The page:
When discussing weaknesses, the old practice was to pick a strength and present it as a weakness. This comes off as a canned, insincere answer. Employers are usually looking for someone who can accept and recognize their own weaknesses because it means they know where they need to improve. Simply tell the truth. Share a real weakness you have and explain how you have been working to improve it and the great strides you have made in those efforts.

Overall Best Practices for Setting Yourself Apart in an Interview

Setting yourself apart from other candidates is critical in an interview. Those who aren’t unique or memorable will likely not get a callback. Along with being original with your answers, remember the following general best practices for interviewing:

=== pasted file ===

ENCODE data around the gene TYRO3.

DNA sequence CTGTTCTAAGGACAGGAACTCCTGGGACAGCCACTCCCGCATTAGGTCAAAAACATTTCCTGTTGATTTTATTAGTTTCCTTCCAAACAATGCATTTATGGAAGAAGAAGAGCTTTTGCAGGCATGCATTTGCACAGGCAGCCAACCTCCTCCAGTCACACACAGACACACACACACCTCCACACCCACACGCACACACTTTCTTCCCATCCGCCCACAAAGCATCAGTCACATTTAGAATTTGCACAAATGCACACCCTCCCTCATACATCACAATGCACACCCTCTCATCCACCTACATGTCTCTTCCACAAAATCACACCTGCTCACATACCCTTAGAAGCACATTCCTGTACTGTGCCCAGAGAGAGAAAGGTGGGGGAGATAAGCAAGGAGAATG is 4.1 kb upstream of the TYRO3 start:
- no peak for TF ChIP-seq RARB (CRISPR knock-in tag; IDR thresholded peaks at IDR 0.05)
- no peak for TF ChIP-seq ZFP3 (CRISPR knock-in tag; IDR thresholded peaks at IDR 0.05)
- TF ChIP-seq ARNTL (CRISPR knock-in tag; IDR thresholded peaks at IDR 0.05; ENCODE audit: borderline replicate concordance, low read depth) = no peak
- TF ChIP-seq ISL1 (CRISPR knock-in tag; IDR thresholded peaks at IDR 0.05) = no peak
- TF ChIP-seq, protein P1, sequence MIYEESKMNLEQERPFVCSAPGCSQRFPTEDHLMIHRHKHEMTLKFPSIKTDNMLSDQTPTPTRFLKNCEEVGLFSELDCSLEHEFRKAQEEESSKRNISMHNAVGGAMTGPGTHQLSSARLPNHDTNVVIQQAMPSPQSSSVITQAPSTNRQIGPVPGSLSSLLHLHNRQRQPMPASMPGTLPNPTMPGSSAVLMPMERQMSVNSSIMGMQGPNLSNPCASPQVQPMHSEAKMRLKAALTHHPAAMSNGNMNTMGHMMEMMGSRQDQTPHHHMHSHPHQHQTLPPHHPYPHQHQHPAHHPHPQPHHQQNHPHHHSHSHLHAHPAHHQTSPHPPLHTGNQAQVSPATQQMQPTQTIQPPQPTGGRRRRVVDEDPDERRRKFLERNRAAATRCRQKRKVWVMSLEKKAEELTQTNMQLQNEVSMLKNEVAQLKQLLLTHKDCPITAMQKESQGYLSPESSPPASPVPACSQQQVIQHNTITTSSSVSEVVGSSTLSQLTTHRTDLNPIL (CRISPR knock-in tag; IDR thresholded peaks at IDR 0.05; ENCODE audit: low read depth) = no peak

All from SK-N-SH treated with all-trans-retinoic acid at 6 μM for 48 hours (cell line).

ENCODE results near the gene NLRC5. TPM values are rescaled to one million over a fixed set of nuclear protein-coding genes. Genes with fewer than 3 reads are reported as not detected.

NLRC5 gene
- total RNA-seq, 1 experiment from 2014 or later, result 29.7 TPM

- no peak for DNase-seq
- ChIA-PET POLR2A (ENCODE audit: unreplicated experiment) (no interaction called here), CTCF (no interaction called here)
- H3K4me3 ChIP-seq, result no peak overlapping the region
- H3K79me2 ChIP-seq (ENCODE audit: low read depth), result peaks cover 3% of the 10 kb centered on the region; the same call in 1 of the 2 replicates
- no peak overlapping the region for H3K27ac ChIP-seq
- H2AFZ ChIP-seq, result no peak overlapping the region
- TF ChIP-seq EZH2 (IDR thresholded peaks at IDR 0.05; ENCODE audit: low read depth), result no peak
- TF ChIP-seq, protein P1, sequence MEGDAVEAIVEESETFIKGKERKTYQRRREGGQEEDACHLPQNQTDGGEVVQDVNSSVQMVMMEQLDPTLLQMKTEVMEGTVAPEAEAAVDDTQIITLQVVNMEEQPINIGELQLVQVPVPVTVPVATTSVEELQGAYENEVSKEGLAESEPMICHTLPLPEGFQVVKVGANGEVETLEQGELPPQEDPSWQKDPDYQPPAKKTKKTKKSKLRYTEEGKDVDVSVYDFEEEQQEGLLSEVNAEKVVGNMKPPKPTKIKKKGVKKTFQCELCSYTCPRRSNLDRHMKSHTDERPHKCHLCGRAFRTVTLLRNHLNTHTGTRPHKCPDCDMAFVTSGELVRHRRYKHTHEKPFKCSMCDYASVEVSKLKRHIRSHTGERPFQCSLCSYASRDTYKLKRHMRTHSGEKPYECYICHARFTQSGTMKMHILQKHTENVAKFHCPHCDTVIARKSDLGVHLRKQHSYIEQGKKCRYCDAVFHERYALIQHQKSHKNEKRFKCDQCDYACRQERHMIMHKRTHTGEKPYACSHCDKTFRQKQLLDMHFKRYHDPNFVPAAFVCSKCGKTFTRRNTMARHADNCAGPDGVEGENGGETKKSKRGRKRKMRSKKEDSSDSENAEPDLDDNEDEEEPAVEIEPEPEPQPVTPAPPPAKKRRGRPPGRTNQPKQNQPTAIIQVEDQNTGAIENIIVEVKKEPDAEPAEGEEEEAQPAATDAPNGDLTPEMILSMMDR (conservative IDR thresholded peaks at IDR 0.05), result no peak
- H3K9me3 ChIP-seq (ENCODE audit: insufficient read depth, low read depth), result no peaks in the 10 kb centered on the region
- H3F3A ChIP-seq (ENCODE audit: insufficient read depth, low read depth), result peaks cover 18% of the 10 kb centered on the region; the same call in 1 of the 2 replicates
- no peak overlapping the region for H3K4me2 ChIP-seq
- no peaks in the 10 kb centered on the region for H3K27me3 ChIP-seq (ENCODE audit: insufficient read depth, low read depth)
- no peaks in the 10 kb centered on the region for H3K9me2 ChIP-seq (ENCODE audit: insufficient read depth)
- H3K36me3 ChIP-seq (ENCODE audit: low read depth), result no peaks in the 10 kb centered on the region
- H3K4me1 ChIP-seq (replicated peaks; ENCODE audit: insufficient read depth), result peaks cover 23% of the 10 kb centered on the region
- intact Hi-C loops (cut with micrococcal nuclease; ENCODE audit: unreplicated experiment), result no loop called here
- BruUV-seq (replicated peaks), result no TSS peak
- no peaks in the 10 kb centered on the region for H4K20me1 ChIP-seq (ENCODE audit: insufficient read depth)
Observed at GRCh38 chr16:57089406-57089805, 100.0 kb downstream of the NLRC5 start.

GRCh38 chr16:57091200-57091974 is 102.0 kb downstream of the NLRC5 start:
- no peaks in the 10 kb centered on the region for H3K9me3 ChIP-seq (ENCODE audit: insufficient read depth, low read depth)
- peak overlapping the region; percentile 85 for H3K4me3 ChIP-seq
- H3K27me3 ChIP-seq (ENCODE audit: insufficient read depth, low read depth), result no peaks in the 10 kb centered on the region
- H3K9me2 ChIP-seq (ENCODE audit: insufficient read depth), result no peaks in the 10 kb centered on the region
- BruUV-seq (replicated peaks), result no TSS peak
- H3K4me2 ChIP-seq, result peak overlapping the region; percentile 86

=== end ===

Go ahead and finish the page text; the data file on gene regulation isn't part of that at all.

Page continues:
• Prepare your answers and stories to tell before meeting
  • Be yourself, be honest
  • Show how you can meet their needs
  • Examples, examples, examples
  • Prove your value by helping them understand what you offer
  • Differentiate yourself with unique answers and questions of your own

In any interview, your number one goal should be to prove why you are the best candidate for the job. Take advantage of your own unique experiences and use them to explain the qualities that you will bring to the role. If you prepare stories and examples that convey you have all of the skills necessary to rock that position, employers will take note – and it may improve your chances of securing that job.